Replacing the blade of your drop saw, also known as a miter saw, is an easy job. You may need to change the blade because it is damaged or blunt, or you may need to replace it with another blade that is more suitable for the job ahead of you. Like any tool or cutting surface, wear and use will dull the blade requiring that a new blade be used. Blades can also be damaged if they hit screws or nails when cutting used timber.
Step 1 – Cut the Power
Always remove the plug from the power outlet first to avoid potential accidents. Next, you should remove the guard. The guard partially covers the bolt that holds the blade in place. You may need to remove the guard to allow you to access this bolt. If you are in doubt, the manufacturers instructions will show you how to move the guard out of the way. Usually you only have to loosen a screw which allows you to move the cover to the rear.
Step 2 – Lock the Blade in Place
You will need to press the spindle lock which locks the blade in place. Using the allen key, the bolt is then turned clockwise which is opposite to the usual direction. If the bolt is stiff, use a mallet to tap it and loosen it. Then, take off the outer blade washer and place it aside safely. You can then remove the blade. Leave the inner washer in place. Smear a drop or two of oil on the washers where they touch the blade.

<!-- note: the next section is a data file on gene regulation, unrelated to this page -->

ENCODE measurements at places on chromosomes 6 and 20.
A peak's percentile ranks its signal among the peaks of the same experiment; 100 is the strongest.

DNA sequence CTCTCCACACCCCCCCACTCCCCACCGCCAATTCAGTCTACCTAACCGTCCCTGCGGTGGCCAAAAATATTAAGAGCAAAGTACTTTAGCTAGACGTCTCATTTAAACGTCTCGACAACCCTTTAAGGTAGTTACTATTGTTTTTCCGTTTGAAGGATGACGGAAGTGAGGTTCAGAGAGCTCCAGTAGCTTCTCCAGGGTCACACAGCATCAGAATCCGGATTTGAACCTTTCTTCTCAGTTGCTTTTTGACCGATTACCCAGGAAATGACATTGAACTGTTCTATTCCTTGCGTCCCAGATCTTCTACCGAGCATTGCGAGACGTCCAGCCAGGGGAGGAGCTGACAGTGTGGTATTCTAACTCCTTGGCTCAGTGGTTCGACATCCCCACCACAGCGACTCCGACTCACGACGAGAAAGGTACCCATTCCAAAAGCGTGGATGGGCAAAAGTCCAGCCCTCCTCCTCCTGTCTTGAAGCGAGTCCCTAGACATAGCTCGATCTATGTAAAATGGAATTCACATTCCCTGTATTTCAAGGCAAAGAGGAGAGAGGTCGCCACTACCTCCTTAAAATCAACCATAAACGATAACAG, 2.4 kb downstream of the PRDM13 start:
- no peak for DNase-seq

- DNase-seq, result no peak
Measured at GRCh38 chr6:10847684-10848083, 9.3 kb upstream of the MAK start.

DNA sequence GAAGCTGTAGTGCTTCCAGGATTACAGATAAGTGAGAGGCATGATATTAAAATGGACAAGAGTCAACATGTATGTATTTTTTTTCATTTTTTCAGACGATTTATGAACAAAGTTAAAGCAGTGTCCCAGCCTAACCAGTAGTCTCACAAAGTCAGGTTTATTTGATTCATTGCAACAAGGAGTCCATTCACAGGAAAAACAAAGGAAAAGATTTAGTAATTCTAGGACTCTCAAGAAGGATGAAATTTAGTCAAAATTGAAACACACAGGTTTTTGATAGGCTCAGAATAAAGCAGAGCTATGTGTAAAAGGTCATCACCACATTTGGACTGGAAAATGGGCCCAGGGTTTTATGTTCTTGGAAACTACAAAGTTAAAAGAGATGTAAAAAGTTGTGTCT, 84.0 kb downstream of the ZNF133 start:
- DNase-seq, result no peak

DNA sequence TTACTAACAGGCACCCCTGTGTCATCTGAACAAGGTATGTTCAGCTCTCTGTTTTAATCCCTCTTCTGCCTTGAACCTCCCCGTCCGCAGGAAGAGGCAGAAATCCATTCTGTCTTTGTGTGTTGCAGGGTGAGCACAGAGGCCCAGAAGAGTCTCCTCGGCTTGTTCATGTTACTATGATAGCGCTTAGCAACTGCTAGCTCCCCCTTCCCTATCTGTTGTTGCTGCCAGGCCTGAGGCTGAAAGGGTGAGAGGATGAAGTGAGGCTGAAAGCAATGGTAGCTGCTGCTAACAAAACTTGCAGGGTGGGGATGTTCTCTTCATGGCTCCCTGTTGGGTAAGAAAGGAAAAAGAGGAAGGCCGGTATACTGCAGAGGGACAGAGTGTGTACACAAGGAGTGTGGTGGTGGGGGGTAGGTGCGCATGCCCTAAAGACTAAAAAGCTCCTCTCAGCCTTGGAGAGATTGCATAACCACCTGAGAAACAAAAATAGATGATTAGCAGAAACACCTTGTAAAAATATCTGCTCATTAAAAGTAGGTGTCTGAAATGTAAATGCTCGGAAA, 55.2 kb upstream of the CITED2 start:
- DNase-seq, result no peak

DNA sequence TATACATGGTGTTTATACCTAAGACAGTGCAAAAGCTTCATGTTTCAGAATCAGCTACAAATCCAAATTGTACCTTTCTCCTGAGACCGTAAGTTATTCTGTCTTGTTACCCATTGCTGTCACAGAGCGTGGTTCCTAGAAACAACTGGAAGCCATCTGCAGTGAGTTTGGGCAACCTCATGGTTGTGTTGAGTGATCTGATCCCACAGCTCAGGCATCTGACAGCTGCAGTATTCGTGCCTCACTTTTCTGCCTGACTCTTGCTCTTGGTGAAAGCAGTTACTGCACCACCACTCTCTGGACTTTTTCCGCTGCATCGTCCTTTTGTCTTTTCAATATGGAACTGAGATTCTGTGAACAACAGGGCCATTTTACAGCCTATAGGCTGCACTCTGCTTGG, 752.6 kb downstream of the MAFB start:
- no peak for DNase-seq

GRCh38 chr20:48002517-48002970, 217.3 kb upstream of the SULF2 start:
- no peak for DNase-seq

Step 3 – Install the New Blade
Attach the new blade with the teeth pointing down. Make sure you do not have the teeth pointing up because this can cause serious injury. Place the outer washer back against the blade and turn the bolt counterclockwise until it is firm. Give the bolt another ¼ turn until it is tight.
Step 4 – Move the Guard Back into Place
Move the guard back into place and tighten the screw. You can buy replacement drop saw blades at any hardware store. There are many types of blade for different uses and materials. Make sure you use the right on for the job.
A ripping blade has a flat top grind which is best for fast cutting with the grain of the wood. A cross-cut blade has an alternating top bevel and produces a smooth cut across the grain. A good all-purpose blade is the triple chip grind which is also useful for cutting plastics and non-ferrous metals. Basically, the more teeth, the smoother the cut.
If you maintain the blade well, you will not have to replace it as often. Protect the brittle teeth by not bumping or dropping the blade or the whole saw. There is a lot of heat and stress produced during cutting and your blade will last longer if you periodically remove all debris from between the teeth and on the blade itself. Keep the blade sharp.